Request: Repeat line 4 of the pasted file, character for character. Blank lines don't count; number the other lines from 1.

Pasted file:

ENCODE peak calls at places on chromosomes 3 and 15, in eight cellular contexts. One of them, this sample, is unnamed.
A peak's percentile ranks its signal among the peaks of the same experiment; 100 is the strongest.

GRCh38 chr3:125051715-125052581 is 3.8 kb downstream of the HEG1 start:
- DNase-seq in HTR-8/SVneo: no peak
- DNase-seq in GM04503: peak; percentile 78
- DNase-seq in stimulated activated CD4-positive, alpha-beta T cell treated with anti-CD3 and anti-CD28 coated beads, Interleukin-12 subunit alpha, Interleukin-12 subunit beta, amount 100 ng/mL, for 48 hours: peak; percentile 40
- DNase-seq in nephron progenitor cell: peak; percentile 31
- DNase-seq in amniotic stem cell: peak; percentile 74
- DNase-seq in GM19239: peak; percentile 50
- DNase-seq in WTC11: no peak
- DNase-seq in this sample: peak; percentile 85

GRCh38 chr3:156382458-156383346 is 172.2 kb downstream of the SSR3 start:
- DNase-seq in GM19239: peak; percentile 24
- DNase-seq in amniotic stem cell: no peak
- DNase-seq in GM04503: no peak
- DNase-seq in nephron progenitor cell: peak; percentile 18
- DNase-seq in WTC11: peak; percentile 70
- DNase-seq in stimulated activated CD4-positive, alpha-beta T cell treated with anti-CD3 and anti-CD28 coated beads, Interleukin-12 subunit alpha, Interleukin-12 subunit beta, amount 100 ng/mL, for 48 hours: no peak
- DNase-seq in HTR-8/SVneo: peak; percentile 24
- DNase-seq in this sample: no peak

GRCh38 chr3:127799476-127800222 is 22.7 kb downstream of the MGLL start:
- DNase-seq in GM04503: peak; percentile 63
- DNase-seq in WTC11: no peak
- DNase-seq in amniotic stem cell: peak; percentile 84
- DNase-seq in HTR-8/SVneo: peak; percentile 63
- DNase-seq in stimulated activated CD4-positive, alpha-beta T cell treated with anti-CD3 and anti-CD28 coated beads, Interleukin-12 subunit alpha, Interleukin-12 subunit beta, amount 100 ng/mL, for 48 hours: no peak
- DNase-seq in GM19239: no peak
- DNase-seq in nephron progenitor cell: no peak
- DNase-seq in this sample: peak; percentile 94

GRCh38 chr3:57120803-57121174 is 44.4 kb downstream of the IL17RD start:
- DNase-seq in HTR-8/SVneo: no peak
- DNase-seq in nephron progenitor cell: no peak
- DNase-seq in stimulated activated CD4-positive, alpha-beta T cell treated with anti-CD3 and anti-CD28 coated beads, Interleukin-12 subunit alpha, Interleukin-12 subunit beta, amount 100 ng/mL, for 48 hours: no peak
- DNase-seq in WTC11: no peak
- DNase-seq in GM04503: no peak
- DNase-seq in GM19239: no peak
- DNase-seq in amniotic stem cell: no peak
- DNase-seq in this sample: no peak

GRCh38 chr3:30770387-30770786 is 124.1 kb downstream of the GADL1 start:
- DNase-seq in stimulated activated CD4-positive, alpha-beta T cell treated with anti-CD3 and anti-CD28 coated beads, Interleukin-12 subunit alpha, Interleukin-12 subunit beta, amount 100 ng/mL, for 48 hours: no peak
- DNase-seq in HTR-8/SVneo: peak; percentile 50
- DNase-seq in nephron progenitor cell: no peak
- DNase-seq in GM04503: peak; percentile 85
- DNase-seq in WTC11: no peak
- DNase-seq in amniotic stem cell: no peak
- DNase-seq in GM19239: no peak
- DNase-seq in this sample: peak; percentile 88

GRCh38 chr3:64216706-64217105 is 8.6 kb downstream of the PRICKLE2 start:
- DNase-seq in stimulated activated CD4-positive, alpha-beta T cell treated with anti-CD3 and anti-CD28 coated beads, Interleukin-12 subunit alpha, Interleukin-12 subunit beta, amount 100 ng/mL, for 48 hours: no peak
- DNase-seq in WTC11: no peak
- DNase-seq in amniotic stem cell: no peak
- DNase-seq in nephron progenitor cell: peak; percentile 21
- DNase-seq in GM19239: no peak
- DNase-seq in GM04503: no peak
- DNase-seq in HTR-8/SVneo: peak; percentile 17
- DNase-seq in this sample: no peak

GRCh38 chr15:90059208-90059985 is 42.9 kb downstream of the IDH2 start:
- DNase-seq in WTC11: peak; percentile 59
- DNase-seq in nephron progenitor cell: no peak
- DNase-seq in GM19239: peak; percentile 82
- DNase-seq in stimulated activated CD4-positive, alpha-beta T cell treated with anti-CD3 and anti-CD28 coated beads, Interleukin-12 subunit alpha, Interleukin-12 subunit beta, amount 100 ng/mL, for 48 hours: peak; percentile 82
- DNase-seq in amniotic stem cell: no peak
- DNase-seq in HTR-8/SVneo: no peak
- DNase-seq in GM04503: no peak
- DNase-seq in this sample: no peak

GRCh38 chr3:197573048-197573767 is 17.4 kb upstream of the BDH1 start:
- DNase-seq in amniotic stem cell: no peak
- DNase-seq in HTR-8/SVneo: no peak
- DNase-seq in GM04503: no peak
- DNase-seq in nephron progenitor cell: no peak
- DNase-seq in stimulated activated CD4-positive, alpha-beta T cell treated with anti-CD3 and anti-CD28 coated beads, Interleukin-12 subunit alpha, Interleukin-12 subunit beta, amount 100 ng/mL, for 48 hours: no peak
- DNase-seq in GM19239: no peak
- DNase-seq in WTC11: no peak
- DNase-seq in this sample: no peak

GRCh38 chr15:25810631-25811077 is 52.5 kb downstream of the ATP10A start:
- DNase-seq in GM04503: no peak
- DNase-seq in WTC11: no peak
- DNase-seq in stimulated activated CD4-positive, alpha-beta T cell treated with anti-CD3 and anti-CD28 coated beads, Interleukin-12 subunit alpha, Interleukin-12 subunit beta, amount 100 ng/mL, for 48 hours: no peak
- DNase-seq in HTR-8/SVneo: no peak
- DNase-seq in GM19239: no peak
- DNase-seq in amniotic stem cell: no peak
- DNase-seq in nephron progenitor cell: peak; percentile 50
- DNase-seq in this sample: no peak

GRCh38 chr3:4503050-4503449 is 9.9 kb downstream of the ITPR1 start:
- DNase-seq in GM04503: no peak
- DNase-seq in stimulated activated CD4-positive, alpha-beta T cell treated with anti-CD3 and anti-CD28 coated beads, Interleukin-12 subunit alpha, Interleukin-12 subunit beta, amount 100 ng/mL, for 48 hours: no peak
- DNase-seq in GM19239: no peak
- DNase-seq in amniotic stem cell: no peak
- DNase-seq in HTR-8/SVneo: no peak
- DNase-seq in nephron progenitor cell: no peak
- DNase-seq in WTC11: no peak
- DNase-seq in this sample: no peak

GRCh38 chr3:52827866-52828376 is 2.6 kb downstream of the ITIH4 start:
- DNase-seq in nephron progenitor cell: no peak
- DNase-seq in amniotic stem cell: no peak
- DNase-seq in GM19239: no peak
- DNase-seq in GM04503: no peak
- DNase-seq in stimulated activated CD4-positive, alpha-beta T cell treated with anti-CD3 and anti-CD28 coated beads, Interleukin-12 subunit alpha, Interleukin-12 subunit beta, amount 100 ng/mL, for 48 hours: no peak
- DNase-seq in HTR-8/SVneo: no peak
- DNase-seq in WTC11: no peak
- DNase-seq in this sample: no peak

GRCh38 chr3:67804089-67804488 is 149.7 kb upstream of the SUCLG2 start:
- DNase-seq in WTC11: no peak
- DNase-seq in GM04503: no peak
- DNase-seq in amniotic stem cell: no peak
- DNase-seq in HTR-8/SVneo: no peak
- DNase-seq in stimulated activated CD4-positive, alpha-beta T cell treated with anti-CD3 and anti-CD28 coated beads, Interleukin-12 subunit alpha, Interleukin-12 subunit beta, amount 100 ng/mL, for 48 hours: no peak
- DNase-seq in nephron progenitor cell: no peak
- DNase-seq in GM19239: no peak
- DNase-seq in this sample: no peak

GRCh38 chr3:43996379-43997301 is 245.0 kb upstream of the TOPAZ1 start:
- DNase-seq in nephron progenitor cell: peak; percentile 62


- DNase-seq in HTR-8/SVneo: no peak